"""Universal error class."""

class Error(dict):
    """Universal error class.

    An error is a dictionary-like object, containing a specific
    user-readable error message and an object associated with it.
    Since Error inherits dict, other informative values can be arbitrarily
    attached to errors. For this reason, subclassing Error is rare.

        err = Error(user, 'Invalid password.')
        err['time'] = time.time()
        err['attempts'] = attempts

    The object and message can be accessed via methods:
        print err.object()
        print err.message()

    When creating errors, you can pass None for both the object and the message.
    You can also pass additional values, which are then included in the error:
        >>> err = Error(None, 'Too bad.', timestamp=time.time())
        >>> err.keys()

    Or include the values as a dictionary, instead of keyword arguments:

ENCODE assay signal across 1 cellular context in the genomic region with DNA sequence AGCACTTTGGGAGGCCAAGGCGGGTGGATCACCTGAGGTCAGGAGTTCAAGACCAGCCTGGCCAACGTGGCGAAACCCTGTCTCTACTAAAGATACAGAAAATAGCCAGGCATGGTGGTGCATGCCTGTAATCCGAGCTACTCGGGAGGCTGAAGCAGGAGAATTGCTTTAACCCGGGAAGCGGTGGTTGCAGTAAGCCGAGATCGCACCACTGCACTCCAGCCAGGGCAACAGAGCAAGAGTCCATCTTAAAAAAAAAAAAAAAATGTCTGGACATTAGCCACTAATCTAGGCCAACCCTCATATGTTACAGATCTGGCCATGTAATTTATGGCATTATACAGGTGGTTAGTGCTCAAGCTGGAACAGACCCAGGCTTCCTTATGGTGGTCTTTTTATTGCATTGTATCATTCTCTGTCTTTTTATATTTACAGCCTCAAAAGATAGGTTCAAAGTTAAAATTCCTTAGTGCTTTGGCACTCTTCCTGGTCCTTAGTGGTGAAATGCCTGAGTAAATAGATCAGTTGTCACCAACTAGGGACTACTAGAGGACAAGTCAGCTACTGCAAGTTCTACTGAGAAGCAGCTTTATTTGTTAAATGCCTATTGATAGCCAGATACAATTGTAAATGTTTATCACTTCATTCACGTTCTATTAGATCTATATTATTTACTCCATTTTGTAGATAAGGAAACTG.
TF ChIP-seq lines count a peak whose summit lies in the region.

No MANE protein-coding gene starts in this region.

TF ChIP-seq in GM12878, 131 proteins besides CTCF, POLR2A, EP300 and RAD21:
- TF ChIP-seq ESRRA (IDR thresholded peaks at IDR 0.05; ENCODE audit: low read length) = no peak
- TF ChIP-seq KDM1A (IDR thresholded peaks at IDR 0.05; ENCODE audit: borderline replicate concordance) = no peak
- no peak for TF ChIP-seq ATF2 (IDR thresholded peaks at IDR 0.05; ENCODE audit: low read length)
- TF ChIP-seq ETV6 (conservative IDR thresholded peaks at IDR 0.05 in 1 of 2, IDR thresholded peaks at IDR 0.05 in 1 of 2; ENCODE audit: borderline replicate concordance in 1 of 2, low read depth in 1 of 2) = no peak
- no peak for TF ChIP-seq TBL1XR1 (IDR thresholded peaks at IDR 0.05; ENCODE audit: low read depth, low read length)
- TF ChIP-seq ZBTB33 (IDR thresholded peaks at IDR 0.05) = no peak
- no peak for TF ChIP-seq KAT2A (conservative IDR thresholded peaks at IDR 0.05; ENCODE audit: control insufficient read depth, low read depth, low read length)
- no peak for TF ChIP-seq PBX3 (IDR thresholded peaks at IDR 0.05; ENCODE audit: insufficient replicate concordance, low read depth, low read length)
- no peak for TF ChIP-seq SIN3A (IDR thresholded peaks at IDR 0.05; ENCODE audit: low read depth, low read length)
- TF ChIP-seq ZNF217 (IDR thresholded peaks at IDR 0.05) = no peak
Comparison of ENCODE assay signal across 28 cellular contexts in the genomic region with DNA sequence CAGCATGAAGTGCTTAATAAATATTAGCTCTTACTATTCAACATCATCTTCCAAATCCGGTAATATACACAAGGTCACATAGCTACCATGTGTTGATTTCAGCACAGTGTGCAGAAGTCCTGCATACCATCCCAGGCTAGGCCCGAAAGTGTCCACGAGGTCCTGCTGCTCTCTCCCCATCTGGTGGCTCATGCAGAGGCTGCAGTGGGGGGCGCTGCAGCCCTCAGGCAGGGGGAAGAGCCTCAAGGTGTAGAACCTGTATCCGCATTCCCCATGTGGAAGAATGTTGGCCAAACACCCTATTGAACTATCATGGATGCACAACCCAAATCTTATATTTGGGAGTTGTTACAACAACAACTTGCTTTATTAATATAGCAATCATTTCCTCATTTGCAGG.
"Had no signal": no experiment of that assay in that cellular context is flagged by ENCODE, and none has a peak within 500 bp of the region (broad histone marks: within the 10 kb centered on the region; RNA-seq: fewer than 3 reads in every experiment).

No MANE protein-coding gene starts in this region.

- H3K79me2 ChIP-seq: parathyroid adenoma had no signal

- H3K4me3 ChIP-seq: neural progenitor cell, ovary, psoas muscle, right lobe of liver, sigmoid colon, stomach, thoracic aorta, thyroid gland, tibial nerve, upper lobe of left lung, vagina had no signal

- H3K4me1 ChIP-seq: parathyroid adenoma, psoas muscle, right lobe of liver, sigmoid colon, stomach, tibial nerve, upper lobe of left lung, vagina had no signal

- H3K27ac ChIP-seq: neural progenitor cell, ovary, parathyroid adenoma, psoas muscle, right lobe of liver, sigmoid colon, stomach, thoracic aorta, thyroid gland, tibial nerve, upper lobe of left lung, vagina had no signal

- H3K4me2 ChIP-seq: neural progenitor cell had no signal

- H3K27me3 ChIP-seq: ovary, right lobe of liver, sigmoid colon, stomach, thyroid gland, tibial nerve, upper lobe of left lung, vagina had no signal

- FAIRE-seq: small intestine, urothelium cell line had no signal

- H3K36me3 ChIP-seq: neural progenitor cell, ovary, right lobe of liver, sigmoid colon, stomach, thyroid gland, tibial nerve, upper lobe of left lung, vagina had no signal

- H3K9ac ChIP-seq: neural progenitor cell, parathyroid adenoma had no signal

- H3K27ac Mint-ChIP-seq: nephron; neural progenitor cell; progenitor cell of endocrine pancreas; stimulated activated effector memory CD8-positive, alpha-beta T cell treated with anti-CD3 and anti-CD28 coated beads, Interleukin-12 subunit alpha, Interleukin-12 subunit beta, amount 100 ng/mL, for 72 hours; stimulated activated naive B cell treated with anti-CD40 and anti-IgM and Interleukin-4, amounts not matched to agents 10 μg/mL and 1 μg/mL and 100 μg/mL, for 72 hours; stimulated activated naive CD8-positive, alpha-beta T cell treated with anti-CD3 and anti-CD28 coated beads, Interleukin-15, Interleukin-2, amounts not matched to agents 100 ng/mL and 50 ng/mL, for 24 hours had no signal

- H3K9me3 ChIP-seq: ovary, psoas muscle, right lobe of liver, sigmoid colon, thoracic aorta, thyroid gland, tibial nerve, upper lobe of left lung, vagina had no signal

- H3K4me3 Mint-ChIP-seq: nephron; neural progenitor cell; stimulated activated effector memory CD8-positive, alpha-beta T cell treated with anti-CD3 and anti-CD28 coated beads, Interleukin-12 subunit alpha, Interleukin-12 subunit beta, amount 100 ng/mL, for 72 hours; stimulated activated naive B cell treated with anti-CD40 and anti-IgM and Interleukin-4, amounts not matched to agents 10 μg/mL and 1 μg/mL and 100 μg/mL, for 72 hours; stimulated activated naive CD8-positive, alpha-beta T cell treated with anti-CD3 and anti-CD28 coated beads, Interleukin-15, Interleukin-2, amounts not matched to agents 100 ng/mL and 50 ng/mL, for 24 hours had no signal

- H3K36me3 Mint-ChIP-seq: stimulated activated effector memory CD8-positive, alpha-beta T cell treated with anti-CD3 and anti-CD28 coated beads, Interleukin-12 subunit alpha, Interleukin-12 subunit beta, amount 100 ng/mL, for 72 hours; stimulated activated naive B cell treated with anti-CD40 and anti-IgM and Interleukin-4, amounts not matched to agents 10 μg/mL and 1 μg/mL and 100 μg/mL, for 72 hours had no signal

>>> info = {'timestamp': time.time()}
        >>> err = Error(None, 'Too bad.', info)

    Or you could even do both if you needed to.


    def __init__(self, obj, message, valueDict={}, **valueArgs):
        """Initialize the error.

        Takes the object the error occurred for, and the user-readable
        error message. The message should be self sufficient such that
        if printed by itself, the user would understand it.

        self._object = obj
        self._message = message

    def object(self):
        return self._object

    def message(self):
        return self._message

    def __repr__(self):
        return 'ERROR(object=%s; message=%s; data=%r)' % (
            repr(self._object), repr(self._message), dict(self))

    def __str__(self):
        return 'ERROR: %s' % self._message

    def __nonzero__(self):
        return True